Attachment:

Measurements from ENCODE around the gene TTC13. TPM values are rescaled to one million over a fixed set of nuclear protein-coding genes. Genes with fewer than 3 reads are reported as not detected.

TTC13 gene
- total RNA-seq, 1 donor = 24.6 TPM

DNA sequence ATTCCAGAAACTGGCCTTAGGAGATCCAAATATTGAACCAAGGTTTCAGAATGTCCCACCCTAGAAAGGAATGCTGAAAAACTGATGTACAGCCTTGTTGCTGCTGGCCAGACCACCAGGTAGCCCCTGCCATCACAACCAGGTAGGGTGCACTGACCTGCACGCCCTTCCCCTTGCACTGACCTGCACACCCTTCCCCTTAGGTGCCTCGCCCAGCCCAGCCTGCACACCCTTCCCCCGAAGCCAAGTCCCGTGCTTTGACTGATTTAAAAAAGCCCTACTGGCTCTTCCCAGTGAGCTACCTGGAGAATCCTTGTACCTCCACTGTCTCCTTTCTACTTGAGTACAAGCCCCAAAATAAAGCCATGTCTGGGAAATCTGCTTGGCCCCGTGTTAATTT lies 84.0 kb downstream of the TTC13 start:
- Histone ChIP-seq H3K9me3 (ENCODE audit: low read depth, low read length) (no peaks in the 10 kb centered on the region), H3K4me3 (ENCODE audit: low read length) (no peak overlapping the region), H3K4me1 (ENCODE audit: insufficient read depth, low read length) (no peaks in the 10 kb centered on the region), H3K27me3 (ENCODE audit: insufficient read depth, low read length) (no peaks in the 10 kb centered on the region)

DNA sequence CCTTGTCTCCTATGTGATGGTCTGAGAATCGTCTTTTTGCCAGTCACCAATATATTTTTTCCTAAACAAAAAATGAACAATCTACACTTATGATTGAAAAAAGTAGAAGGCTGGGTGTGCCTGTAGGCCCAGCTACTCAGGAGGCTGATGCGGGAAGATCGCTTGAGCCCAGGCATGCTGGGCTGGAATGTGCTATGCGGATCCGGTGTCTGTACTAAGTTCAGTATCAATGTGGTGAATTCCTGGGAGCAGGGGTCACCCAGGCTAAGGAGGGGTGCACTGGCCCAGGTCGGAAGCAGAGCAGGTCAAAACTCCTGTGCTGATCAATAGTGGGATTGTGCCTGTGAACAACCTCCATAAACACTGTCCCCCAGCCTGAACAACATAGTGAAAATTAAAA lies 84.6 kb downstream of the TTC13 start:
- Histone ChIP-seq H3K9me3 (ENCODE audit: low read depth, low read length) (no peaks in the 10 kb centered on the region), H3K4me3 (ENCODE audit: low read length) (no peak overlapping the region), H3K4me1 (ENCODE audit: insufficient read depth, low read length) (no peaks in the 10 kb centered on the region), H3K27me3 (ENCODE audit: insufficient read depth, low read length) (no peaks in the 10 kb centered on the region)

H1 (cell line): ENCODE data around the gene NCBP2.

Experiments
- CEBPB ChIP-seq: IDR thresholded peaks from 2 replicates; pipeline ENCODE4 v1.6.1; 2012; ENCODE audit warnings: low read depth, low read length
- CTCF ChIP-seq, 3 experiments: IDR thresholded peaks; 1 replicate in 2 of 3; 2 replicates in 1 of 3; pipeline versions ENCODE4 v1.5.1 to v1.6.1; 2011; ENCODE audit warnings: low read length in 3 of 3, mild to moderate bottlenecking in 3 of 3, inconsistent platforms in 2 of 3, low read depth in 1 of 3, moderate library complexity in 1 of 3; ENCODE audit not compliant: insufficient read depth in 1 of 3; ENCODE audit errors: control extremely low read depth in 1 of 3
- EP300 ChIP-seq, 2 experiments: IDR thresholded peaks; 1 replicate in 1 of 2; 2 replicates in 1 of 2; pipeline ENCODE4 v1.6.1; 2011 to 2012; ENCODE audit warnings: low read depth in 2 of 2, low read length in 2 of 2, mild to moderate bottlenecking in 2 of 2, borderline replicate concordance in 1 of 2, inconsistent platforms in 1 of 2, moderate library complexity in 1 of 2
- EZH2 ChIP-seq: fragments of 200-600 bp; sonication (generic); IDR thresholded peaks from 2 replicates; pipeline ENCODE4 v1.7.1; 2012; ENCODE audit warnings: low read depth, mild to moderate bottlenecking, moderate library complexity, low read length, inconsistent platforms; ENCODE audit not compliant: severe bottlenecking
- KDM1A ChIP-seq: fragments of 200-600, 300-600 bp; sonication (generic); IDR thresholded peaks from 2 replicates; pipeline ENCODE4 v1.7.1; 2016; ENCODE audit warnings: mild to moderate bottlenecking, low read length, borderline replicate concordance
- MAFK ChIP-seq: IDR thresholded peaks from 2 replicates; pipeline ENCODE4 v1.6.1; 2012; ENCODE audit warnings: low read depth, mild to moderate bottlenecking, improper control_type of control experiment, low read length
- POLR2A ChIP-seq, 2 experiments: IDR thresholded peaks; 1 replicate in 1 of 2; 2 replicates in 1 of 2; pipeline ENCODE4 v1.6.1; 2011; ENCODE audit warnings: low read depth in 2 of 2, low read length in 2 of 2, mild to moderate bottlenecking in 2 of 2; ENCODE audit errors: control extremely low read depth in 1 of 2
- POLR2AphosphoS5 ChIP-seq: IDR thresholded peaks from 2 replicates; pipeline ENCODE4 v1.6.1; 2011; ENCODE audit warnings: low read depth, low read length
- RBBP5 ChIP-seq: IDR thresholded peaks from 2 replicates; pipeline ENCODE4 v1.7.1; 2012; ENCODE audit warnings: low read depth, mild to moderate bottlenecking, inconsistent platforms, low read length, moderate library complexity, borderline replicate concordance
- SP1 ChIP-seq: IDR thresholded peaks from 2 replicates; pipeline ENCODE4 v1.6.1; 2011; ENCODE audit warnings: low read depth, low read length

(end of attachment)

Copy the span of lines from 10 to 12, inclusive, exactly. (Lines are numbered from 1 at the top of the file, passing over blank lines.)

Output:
- CEBPB ChIP-seq: IDR thresholded peaks from 2 replicates; pipeline ENCODE4 v1.6.1; 2012; ENCODE audit warnings: low read depth, low read length
- CTCF ChIP-seq, 3 experiments: IDR thresholded peaks; 1 replicate in 2 of 3; 2 replicates in 1 of 3; pipeline versions ENCODE4 v1.5.1 to v1.6.1; 2011; ENCODE audit warnings: low read length in 3 of 3, mild to moderate bottlenecking in 3 of 3, inconsistent platforms in 2 of 3, low read depth in 1 of 3, moderate library complexity in 1 of 3; ENCODE audit not compliant: insufficient read depth in 1 of 3; ENCODE audit errors: control extremely low read depth in 1 of 3
- EP300 ChIP-seq, 2 experiments: IDR thresholded peaks; 1 replicate in 1 of 2; 2 replicates in 1 of 2; pipeline ENCODE4 v1.6.1; 2011 to 2012; ENCODE audit warnings: low read depth in 2 of 2, low read length in 2 of 2, mild to moderate bottlenecking in 2 of 2, borderline replicate concordance in 1 of 2, inconsistent platforms in 1 of 2, moderate library complexity in 1 of 2